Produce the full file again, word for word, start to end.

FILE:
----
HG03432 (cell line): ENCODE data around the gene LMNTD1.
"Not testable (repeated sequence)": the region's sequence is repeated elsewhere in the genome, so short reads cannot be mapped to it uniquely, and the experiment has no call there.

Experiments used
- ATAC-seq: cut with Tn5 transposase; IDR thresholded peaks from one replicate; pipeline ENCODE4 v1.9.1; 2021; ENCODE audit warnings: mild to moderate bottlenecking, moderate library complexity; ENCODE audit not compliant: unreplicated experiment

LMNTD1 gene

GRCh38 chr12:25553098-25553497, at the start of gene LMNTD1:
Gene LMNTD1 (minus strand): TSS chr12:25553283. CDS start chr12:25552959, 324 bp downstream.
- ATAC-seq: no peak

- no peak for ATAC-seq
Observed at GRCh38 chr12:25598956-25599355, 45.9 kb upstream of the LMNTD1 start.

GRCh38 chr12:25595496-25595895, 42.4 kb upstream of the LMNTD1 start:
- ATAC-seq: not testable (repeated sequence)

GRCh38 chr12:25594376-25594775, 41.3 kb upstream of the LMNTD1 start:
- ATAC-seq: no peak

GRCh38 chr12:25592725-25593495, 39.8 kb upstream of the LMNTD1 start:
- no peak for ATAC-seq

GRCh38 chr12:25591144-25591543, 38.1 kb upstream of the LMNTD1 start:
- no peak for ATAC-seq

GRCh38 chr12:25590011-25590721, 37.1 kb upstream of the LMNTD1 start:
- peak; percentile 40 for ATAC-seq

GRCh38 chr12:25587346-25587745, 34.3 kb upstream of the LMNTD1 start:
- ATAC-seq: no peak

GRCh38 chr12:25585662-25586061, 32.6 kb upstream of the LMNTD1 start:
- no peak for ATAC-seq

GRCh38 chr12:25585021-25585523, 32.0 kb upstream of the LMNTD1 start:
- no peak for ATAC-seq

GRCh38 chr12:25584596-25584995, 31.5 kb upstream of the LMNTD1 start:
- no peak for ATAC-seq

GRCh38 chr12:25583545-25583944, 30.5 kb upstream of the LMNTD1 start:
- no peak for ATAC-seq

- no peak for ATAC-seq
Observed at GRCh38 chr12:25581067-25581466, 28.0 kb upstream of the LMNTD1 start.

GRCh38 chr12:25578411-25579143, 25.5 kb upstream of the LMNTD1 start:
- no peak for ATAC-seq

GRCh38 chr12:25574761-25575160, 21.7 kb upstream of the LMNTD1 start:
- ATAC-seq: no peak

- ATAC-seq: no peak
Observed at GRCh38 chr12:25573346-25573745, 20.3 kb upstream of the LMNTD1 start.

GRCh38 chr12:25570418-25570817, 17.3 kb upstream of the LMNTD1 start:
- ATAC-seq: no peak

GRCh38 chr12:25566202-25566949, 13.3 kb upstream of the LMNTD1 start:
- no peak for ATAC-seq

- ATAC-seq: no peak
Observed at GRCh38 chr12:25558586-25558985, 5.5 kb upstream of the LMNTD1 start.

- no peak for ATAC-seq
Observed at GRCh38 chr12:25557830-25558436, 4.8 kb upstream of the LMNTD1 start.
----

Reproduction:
HG03432 (cell line): ENCODE data around the gene LMNTD1.
"Not testable (repeated sequence)": the region's sequence is repeated elsewhere in the genome, so short reads cannot be mapped to it uniquely, and the experiment has no call there.

Experiments used
- ATAC-seq: cut with Tn5 transposase; IDR thresholded peaks from one replicate; pipeline ENCODE4 v1.9.1; 2021; ENCODE audit warnings: mild to moderate bottlenecking, moderate library complexity; ENCODE audit not compliant: unreplicated experiment

LMNTD1 gene

GRCh38 chr12:25553098-25553497, at the start of gene LMNTD1:
Gene LMNTD1 (minus strand): TSS chr12:25553283. CDS start chr12:25552959, 324 bp downstream.
- ATAC-seq: no peak

- no peak for ATAC-seq
Observed at GRCh38 chr12:25598956-25599355, 45.9 kb upstream of the LMNTD1 start.

GRCh38 chr12:25595496-25595895, 42.4 kb upstream of the LMNTD1 start:
- ATAC-seq: not testable (repeated sequence)

GRCh38 chr12:25594376-25594775, 41.3 kb upstream of the LMNTD1 start:
- ATAC-seq: no peak

GRCh38 chr12:25592725-25593495, 39.8 kb upstream of the LMNTD1 start:
- no peak for ATAC-seq

GRCh38 chr12:25591144-25591543, 38.1 kb upstream of the LMNTD1 start:
- no peak for ATAC-seq

GRCh38 chr12:25590011-25590721, 37.1 kb upstream of the LMNTD1 start:
- peak; percentile 40 for ATAC-seq

GRCh38 chr12:25587346-25587745, 34.3 kb upstream of the LMNTD1 start:
- ATAC-seq: no peak

GRCh38 chr12:25585662-25586061, 32.6 kb upstream of the LMNTD1 start:
- no peak for ATAC-seq

GRCh38 chr12:25585021-25585523, 32.0 kb upstream of the LMNTD1 start:
- no peak for ATAC-seq

GRCh38 chr12:25584596-25584995, 31.5 kb upstream of the LMNTD1 start:
- no peak for ATAC-seq

GRCh38 chr12:25583545-25583944, 30.5 kb upstream of the LMNTD1 start:
- no peak for ATAC-seq

- no peak for ATAC-seq
Observed at GRCh38 chr12:25581067-25581466, 28.0 kb upstream of the LMNTD1 start.

GRCh38 chr12:25578411-25579143, 25.5 kb upstream of the LMNTD1 start:
- no peak for ATAC-seq

GRCh38 chr12:25574761-25575160, 21.7 kb upstream of the LMNTD1 start:
- ATAC-seq: no peak

- ATAC-seq: no peak
Observed at GRCh38 chr12:25573346-25573745, 20.3 kb upstream of the LMNTD1 start.

GRCh38 chr12:25570418-25570817, 17.3 kb upstream of the LMNTD1 start:
- ATAC-seq: no peak

GRCh38 chr12:25566202-25566949, 13.3 kb upstream of the LMNTD1 start:
- no peak for ATAC-seq

- ATAC-seq: no peak
Observed at GRCh38 chr12:25558586-25558985, 5.5 kb upstream of the LMNTD1 start.

- no peak for ATAC-seq
Observed at GRCh38 chr12:25557830-25558436, 4.8 kb upstream of the LMNTD1 start.